The localized corrosion of the two magnesium-aluminum alloys AM50 and AZ91 produced by a semisolid casting method was investigated under atmospheric corrosion conditions, in the presence of NaCl. Gravimetry confirmed the beneficial effect from ambient levels of carbon dioxide (CO2) in suppressing corrosion through the formation of magnesium hydroxy carbonates. Both 2D and 3D characterization revealed that ambient CO2 has a strong influence on the morphology and rate of localized corrosion. In CO2-free atmosphere, the alloys suffered localized corrosion resulting in clustered and interconnected cavities that extended deep into the material. In contrast, corrosion in the presence of ambient levels of CO2 (400 ppm) resulted in evenly distributed shallow corrosion sites. The results indicate that CO2 neutralizes the cathodic areas resulting in diminished cathodic activity and inhibiting NaCl(aq) droplet coalescence.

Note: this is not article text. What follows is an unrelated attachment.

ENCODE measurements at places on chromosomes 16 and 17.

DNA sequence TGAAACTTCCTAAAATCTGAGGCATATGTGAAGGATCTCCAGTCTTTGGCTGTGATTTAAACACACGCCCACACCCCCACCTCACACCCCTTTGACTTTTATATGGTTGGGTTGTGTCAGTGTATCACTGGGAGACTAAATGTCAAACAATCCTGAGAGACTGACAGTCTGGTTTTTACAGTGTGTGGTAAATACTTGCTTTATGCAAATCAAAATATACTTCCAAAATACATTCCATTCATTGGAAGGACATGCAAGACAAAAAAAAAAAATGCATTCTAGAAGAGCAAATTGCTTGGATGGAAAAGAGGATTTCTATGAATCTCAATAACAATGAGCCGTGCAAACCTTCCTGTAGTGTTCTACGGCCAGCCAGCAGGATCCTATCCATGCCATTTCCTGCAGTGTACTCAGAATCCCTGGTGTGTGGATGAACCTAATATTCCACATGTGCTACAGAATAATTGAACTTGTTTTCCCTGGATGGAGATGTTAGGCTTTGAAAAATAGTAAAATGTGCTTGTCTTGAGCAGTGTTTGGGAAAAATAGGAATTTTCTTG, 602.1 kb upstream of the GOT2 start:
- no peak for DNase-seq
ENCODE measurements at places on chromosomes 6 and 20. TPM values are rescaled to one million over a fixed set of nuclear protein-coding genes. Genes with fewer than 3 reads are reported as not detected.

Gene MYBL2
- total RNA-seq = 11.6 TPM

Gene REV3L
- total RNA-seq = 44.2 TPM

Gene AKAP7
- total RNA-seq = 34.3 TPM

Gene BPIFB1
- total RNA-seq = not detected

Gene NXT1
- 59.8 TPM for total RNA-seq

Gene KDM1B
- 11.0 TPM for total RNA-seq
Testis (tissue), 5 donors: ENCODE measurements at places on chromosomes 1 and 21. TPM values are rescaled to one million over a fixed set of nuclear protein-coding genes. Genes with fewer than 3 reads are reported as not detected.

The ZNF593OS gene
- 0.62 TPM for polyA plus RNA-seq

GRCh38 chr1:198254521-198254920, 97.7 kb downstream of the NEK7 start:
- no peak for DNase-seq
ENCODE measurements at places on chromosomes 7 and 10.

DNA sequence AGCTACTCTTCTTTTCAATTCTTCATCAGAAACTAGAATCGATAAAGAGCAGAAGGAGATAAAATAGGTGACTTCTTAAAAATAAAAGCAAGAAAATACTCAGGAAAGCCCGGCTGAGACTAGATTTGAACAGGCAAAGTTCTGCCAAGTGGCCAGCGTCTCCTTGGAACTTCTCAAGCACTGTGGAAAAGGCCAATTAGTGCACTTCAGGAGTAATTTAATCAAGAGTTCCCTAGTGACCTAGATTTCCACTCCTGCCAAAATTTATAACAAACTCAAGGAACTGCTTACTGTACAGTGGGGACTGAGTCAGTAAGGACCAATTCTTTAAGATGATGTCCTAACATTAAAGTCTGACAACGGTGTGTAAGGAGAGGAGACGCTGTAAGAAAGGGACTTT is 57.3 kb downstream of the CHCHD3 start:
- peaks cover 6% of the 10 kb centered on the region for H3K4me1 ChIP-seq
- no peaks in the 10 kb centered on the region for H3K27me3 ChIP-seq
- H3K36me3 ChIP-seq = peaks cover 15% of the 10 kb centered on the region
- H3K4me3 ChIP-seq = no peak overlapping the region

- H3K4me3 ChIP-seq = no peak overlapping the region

Localized Atmospheric Corrosion of Magnesium-Aluminum Alloys Produced by Semisolid Casting: A 2D and 3D Investigation
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M. Shahabi-Navid, M. Halvarsson, J.E. Svensson, A. Allanore, N. Birbilis, L.G. Johansson, M. Esmaily; Localized Atmospheric Corrosion of Magnesium-Aluminum Alloys Produced by Semisolid Casting: A 2D and 3D Investigation. CORROSION 1 February 2021; 77 (2): 242–253. doi: https://doi.org/10.5006/3655
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